Understanding ASEAN: One Rising interest of citizens in ASEAN

  • By Sayar Mya (MOFA)
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State Counsellor Daw Aung San Suu Kyi (2nd Left) and other ASEAN leaders join hands during a family photo before the 31st ASEAN Summit in Manila, Philippines on 13 November 2017.  Photo: Reuters

Over the years, the public’s interest in ASEAN is at the highest and still rising. In the past, the media in Myanmar only covered ASEAN for two or three times, showing photos of  Heads of State,  meeting each other to hold hands in the customary ASEAN way.Nowadays, a lot of attention is focused on Myanmar from ASEAN member countries and by the whole wide world.  Generally, media people in Myanmar have become more interested in ASEAN and it is widely reported to the general public.One of the factors is that Myanmar migrant workers are mostly heading to neighboring countries and landing there in pursuit of good paying jobs. There are three or four countries that Myanmar is more interested namely Thailand, Singapore and Malaysia, where unskilled workers and students go in quest of a better life.The public interest became greater when State Counsellor Daw Aung San Suu Kyi attended the 31st ASEAN Summit held in Manila, Philippines in November 2017.
State Counsellor attends ASEAN summit in Manila State Counsellor Daw Aung San Suu Kyi attended the 31st Association of Southeast Asian Nations (ASEAN) summit that began in Manila on Monday 13 November 2017, with the attendance of heads of state of the member countries and the partner nations.Following the opening ceremony of the ASEAN Summit, the events were as follows: ASEAN Plenary Session, ASEAN Business Advisory Council, ASEAN-US 40th Anniversary Commemorative Summit, 5thASEAN-US Summit, 20th ASEAN-China Summit, 19th ASEAN-Republic of Korea Summit and 20th ASEAN-Japan Summit. At the opening ceremony in Manila, Philippines President Rodrigo Duterte, said that the two days of meetings presented an excellent opportunity to engage in meaningful discussions on matters of regional and international importance. “Terrorism and violent extremism endanger the peace, stability and security of our region because these threats know no boundaries,” Duterte said, who last month declared victory over Islamic State-inspired militants in the southern Philippines city of Marawi, on the island of Mindanao.Duterte identified terrorism and violent extremism as threats that “know no boundaries” and piracy and armed robbery in the region’s seas as damaging to economic growth.At the start of the ASEAN-only meeting, Duterte said issues he expects participants to discuss include threats posed by “non-traditional security issues” to the peace and stability and prosperity of the region.Following the ASEAN Plenary Session, State Counsellor Daw Aung San Suu Kyi held talks with Prime Minister of Thailand Prayut Chan-o-cha at the Philippines International Convention Centre-PICC over bilateral cooperation. Afterwards, State Counsellor Daw Aung San Suu Kyi attended the ASEAN Business Advisory Council meeting.Following the ASEAN BAC meeting, she participated in the ASEAN-US 40th Anniversary Commemorative Summit, 5th ASEAN-US Summit, 20th ASEAN-China Summit, 19th ASEAN-Republic of Korea Summit and 20th ASEAN-Japan Summit.The ASEAN Summit was the most important event of the bloc this year in 2017 with the participation of leaders from 10 member countries and ASEAN partners.ASEAN groups Brunei, Cambodia, Indonesia, Laos, Malaysia, Myanmar, the Philippines, Singapore, Thailand and Viet Nam.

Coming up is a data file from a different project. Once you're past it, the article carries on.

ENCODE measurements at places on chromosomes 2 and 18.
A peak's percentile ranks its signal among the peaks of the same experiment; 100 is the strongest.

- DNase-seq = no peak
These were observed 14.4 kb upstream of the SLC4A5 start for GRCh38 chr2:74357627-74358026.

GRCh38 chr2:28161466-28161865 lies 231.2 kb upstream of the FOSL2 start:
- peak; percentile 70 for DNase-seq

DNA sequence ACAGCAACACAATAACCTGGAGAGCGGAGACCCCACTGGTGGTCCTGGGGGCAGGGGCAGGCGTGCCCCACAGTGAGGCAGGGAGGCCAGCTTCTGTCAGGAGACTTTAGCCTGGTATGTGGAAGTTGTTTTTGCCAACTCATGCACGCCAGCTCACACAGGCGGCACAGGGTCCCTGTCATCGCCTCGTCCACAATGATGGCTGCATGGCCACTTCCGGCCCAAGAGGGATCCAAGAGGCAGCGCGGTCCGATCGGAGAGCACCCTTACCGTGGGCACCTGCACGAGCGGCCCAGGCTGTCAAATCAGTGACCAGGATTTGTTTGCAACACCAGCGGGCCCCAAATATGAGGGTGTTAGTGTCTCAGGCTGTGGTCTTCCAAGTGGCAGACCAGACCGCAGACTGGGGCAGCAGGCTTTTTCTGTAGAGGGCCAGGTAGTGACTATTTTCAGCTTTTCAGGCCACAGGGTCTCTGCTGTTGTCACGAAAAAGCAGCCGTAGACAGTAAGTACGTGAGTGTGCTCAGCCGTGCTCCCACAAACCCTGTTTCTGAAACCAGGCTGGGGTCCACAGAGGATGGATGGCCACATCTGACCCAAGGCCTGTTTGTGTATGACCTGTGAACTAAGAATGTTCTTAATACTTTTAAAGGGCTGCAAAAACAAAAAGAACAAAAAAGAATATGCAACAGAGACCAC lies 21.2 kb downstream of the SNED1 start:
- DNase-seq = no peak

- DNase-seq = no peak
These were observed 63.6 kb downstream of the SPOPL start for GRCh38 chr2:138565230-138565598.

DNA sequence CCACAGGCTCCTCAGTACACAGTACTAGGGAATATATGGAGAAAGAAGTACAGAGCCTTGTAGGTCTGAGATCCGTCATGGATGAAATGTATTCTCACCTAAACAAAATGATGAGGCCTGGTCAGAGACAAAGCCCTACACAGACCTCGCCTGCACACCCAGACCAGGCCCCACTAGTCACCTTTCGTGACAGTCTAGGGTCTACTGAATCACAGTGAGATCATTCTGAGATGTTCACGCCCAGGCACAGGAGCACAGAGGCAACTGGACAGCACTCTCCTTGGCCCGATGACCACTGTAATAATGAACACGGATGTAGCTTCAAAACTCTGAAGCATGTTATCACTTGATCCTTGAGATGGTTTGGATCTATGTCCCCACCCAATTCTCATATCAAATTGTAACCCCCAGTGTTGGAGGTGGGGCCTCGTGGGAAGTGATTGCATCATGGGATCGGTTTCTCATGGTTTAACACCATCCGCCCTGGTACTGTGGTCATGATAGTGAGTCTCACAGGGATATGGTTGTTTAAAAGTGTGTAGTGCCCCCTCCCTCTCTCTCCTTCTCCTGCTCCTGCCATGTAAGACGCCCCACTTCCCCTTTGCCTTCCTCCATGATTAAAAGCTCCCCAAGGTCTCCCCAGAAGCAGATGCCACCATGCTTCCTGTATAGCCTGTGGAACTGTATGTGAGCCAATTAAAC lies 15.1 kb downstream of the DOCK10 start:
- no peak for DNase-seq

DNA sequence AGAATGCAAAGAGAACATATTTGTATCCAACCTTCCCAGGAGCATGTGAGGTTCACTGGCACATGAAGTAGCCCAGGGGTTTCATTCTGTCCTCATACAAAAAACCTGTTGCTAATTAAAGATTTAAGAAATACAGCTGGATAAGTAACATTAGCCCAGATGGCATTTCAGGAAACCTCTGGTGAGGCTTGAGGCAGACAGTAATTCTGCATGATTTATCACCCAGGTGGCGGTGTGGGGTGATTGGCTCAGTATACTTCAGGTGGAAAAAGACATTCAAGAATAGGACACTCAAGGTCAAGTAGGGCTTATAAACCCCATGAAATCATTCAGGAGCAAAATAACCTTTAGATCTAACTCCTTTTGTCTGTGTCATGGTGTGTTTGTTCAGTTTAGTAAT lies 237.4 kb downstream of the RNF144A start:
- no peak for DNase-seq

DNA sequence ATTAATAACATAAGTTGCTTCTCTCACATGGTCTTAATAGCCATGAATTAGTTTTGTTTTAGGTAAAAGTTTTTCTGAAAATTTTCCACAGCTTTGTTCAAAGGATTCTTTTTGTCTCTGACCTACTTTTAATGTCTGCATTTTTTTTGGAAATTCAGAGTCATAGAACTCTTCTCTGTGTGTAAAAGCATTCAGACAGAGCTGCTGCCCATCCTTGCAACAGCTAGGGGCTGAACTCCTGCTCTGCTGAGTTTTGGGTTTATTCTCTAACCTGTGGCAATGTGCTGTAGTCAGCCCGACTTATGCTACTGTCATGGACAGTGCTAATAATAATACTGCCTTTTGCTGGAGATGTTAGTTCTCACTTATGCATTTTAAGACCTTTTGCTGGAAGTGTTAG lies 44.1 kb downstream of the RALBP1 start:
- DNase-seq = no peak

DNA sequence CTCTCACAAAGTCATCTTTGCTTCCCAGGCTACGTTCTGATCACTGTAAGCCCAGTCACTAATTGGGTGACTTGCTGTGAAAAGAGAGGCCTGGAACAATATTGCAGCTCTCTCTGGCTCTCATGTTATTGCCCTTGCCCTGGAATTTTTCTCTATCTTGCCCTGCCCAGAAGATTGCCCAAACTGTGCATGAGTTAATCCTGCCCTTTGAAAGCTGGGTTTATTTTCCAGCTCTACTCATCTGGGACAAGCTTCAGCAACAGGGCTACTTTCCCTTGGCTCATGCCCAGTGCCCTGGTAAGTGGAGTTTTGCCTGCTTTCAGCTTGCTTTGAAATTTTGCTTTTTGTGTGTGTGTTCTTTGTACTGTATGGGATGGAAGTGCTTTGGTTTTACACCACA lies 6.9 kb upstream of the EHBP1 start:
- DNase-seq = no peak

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State Counsellor Daw Aung San Suu Kyi (L) shakes hands with Philippine President Rodrigo Duterte (C) before the opening ceremony of the 31st Association of Southeast Asian Nations (ASEAN) Summit in Manila, Philippines,on 13 November 2017. Photo: Reuters

Readers are mostly interested in short questions and answers.
What are the ASEAN plus 3 countries?ASEAN Plus Three (APT) is a forum that functions as a coordinator of co-operation between the Association of Southeast Asian Nations and the three East Asia nations of China, Japan, and South Korea.
What is the ASEAN Economic Community?The establishment of the ASEAN Economic Community (AEC) in 2015 is a major milestone in the regional economic integration agenda in ASEAN, offering opportunities in the form of a huge market of US$2.6 trillion and over 622 million people.